Scared to go to doctor in case he thinks I am a hypochondriac

Sorry for the long post. I went to see my GP just over a month ago because I was feeling so unwell and having done some research it all pointed to an under active thyroid. My doctor was on holiday so I had to see a loccum. After I explained why I was there he became very off hand with me and said " well come on then what are your symptoms" . So I told him some of them and mentioned that I already have pernicious anaemia and coeliac disease. He just told me that there is nothing wrong with me and what do I expect at my age and menopausal. However he said he would do a blood to prove nothing was wrong. A few days later I got a call from my actual GP to say I did have uat and he was leaving a prescription for me so I could start treatment straight away. I have been on 50 mcg levothyroxine for 3 weeks now, and have to go for further blood tests in 5 weeks time. Which brings me to today. I am in so much pain my whole body aches and find it hard to get out of bed. My neck is starting to look enlarged and feels swollen along my neckline and feels as though something is pressing on it. My voice keeps going very croaky too. I am not sure if this is connected to my thyroid or not. I am a scared to go to my doctor in case he says it's all in my head. 😪 my TSH is 86.33 ( 0.35-5.00) free T4 is 3.9 (7.00-20.00). Just feeling so down and weepy.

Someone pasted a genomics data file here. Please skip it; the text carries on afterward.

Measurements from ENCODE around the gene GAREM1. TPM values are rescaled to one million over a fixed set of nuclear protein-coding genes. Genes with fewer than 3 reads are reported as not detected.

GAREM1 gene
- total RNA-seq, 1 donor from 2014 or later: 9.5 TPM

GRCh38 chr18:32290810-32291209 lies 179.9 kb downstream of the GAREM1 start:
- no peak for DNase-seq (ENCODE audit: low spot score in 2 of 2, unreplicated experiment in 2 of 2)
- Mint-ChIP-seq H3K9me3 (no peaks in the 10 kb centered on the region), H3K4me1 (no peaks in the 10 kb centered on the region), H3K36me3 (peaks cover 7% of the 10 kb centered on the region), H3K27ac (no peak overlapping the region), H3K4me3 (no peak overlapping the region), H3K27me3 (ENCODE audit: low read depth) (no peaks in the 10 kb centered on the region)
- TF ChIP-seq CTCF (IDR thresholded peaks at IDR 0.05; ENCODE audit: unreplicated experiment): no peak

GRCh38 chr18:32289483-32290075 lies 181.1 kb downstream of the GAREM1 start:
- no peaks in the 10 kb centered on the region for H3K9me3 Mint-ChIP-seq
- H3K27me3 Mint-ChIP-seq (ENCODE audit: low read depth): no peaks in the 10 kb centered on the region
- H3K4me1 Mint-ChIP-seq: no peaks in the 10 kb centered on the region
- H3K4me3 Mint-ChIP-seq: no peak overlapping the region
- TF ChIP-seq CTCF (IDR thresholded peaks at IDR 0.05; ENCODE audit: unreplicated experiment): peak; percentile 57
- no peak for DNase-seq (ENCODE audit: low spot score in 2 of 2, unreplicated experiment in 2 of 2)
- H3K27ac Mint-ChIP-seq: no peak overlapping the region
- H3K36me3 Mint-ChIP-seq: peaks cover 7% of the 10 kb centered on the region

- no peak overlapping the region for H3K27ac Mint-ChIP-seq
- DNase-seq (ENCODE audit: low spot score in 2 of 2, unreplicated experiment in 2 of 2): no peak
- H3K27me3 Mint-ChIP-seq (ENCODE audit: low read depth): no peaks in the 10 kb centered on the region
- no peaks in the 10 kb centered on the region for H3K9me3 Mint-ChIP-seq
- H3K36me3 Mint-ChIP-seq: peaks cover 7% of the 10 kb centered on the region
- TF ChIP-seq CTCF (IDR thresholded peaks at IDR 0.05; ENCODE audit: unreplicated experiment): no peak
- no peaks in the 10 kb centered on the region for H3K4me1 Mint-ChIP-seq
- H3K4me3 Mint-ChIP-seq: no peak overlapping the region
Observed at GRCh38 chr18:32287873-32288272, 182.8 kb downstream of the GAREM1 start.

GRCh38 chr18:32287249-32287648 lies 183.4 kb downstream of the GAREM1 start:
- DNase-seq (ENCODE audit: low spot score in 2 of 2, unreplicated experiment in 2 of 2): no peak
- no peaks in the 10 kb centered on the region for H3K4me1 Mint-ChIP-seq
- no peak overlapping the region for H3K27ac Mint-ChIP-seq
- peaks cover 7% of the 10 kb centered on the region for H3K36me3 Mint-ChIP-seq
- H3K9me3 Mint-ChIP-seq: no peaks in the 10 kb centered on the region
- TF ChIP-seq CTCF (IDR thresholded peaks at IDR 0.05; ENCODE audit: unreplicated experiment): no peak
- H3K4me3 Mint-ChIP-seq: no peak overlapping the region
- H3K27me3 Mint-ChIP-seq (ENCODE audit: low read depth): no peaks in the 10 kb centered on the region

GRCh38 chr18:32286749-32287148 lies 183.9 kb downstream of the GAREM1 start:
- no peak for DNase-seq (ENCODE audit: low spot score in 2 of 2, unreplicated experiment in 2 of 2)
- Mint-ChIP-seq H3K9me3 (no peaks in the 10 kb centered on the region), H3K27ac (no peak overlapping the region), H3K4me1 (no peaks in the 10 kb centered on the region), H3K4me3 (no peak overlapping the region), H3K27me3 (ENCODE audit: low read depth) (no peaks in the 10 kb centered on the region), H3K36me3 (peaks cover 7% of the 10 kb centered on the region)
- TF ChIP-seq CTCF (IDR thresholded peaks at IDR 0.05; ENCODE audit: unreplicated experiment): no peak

6 Replies

  • With a tsh that high it defo not in your head, your dose will need to be increased so you really need to go back to him to say your still not right! I sympathise with you and know how feel re. Dr. Someone will come along with more advice. X

  • P.s. I would be telling your dr. What the locum said to you and that your not happy. This kind of attitude from drs is unacceptable in my book. X

  • Go to your GP and don't worry about it, you are clearly not a hypochondriac. If the locum thought you were one last time, well he got that completely wrong didn't he when your results came back! Patient 1, Doctor 0...

    Ask for vitamin D, ferritin, folate and B12 to be tested, maybe thyroid antibodies too. Lots of helpful information on the thyroid UK website to help you. Make sure he examines your neck, it does sound like something's going on there. Get on and make that appointment! (That anxiety is classic hypothyroid by the way)

  • My god, girl, no wonder you are feeling so rough. It serves the GP right that he was so condescending to you when you thought it was your thyroid gland. I doubt any of them know what symptoms are related to what. You have to read and learn like most of us on this forum to recover our health with our knowledge which is, at present, lacking in many surgeries. I would not wait 5 weeks for another blood test. Make one for about the 6th week saying you are feeling so bad.

    It does take around 6 weeks for the 50mcg dose of levothyroxine to be absorbed into our receptor cells. You should begin to feel better gradually as your dose is increased (every 6 weeks).

    When you have your blood tes even make it ahead if your surgery is very busy and you wont have so long to wait.